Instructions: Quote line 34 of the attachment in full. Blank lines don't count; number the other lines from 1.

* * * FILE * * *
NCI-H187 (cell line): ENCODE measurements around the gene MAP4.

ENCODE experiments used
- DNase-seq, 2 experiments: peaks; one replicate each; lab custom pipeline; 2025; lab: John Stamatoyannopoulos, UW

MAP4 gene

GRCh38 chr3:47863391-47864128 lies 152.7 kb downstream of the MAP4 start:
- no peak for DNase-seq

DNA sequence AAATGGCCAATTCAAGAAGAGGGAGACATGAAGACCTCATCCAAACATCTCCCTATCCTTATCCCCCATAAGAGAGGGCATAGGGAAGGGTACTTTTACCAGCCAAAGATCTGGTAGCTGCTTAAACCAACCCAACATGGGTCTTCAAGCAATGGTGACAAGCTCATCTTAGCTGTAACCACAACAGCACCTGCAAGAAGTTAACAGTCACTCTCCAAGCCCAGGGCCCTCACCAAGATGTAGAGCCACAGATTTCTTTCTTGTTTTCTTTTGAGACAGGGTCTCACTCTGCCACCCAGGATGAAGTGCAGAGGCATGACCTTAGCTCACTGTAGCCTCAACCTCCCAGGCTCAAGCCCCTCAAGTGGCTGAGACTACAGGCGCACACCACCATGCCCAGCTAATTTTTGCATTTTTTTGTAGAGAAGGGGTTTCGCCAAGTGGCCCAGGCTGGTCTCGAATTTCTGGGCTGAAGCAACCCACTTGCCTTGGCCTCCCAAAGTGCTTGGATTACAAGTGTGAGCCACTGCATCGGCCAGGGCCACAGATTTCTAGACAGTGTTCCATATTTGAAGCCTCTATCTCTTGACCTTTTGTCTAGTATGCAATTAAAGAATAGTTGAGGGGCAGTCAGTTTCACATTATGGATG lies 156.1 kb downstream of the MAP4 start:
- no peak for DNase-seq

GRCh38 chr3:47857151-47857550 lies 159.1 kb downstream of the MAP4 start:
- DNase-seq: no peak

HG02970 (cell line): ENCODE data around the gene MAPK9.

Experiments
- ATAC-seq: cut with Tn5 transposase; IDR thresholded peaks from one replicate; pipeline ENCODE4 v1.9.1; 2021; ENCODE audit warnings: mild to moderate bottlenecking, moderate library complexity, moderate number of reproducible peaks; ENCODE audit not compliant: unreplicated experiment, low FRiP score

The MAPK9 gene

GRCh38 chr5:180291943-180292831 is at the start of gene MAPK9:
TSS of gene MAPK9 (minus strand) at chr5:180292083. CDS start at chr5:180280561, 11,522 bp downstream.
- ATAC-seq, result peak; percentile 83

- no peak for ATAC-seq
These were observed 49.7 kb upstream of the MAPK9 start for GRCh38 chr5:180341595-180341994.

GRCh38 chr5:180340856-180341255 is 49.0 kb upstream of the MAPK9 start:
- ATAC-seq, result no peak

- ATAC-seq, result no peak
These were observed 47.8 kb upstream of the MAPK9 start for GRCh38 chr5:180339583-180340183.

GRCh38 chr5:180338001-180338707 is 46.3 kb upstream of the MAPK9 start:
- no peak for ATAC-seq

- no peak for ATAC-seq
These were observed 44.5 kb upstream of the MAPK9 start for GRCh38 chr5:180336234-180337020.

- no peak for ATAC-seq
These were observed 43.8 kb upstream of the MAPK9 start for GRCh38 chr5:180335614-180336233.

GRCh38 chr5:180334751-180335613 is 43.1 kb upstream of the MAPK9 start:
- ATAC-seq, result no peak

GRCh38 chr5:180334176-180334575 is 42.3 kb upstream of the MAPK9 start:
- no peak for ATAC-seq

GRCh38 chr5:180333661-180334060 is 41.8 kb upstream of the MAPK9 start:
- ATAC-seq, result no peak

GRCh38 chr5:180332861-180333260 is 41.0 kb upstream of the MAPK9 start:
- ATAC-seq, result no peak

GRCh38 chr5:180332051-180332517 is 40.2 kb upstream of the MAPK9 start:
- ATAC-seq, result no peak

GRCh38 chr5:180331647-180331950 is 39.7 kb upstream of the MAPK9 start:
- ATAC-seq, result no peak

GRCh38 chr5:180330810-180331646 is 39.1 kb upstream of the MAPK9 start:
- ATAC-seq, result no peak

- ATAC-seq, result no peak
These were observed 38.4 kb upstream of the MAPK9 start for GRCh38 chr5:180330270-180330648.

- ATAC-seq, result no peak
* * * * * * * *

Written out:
GRCh38 chr5:180333661-180334060 is 41.8 kb upstream of the MAPK9 start: